Ronie Kendig has a BS in Psychology and is a wife, mother of four, and avid writer. Her espionage thriller, Dead Reckoning, will release March 2010 (Abingdon Press), and Nightshade, the first book in her military series, Discarded Heroes, will hit shelves July 2010 (Barbour). Ronie is an active member of ACFW, where she serves as the Book of the Year coordinator, assistant to the conference appointment coordinator and volunteers on the conference planning committee. She is also a speaker and teaches lit studies at her local homeschool co-op.
There is nothing to fear but fear itself.
~Franklin D. Roosevelt
Fear is a very powerful emotion—it has both the ability to stimulate (a response) or paralyze. Fear can be rational or irrational. It can motivate toward change or paralyze you in a dungeon of anxiety and dread. But fear involves more than fear itself, and if not handled correctly or in a logical order, an author can easily deaden the impact of fear.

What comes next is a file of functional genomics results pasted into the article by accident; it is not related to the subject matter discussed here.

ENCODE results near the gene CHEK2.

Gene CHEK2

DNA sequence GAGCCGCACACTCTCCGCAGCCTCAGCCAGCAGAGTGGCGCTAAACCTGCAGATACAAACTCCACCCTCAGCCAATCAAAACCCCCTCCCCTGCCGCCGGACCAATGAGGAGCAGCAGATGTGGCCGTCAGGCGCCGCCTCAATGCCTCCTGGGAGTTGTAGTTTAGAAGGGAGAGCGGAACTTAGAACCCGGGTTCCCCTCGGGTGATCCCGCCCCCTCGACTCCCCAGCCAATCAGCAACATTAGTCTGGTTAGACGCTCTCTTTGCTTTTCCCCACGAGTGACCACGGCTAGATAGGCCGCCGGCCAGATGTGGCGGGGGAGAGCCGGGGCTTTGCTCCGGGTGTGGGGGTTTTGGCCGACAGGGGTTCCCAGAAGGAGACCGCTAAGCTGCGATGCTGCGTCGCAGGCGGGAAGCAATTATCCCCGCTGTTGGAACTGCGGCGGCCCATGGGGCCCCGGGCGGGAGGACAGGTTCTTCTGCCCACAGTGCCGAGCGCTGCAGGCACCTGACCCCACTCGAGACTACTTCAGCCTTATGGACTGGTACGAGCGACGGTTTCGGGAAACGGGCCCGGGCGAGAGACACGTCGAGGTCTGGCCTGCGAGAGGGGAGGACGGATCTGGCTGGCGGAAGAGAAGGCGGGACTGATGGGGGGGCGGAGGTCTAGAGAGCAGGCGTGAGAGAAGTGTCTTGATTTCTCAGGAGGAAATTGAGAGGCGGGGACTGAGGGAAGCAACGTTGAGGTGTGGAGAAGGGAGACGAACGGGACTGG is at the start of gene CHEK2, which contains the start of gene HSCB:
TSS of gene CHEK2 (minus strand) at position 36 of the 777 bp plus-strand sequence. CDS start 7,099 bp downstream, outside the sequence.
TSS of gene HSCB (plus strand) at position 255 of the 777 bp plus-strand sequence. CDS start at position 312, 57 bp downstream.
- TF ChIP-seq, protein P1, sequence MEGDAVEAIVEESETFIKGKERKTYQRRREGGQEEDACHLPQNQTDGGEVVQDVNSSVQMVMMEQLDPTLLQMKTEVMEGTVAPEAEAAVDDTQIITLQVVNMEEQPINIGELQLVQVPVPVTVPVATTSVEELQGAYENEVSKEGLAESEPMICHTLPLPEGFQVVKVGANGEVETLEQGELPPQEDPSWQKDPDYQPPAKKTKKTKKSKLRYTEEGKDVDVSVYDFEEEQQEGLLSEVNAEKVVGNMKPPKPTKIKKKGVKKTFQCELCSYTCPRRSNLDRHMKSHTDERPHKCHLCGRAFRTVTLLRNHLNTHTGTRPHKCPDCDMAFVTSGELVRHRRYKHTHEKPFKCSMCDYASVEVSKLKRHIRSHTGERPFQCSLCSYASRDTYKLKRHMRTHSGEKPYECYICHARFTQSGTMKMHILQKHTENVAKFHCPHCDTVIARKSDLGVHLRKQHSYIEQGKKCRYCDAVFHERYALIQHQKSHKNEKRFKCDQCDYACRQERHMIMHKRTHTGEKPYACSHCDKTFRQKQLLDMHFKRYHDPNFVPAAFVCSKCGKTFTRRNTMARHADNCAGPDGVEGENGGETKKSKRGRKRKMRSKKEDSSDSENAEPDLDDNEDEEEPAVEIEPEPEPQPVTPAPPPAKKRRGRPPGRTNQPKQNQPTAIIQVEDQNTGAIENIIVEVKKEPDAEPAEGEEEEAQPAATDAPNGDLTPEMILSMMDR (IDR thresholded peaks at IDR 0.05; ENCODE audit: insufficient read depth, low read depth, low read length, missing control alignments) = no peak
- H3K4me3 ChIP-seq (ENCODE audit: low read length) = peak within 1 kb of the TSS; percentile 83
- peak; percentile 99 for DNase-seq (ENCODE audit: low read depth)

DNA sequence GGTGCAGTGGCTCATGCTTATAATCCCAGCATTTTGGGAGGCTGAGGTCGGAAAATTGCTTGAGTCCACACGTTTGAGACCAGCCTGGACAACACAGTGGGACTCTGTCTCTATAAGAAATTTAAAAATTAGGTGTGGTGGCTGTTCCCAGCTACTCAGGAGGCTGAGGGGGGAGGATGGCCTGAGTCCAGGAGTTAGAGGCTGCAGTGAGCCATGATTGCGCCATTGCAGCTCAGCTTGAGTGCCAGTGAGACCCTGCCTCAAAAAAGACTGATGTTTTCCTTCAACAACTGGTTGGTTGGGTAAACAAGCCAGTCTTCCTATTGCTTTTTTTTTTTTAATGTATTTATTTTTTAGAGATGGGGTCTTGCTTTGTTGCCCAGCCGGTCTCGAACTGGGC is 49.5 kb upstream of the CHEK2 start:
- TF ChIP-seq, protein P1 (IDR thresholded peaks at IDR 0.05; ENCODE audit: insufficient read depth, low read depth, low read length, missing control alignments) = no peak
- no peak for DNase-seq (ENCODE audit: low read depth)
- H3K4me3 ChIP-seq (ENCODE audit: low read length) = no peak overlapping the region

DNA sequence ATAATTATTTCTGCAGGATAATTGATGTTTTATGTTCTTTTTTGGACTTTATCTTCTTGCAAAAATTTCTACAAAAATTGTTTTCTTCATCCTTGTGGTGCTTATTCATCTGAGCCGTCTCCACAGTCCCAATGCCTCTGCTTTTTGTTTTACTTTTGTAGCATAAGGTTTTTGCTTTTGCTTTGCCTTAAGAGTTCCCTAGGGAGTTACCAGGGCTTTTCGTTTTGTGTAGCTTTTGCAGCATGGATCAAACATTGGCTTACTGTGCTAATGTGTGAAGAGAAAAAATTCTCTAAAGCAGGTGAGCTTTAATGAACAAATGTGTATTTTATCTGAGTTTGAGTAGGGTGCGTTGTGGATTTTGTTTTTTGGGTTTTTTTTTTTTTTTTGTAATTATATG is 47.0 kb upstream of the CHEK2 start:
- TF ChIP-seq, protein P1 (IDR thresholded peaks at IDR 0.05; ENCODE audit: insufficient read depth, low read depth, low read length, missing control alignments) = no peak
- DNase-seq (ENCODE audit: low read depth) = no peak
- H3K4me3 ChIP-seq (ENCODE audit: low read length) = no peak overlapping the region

There are two kinds of fear: rational and irrational. Rational fears include natural responses to natural stimuli (bee sting, startle reflex, etc.). It is these natural responses that are easily capitalized on in fiction. The sight of the orange bowl on the counter can be an indication to your heroine that her mother has come to visit unexpectedly.
Irrational fears are just that—irrational. They step out of the ordinary and away from typical responses to natural stimuli; they are phobias. A recent count lists more than five-hundred phobias, which shows how easily fear exerts its powerful influence. And it also explains why it’s so prevalent in stories, but there are times when the fear is not adequately built up or established.
Ever read a story where the character seems to melt down at just about everything? Where the heroine is afraid of everything, but you don’t know—or ever find out—why? I would wager a guess that the author does not have a clear understanding of fear, and its partners, threat and anxiety, which are cooperative elements but uniquely different.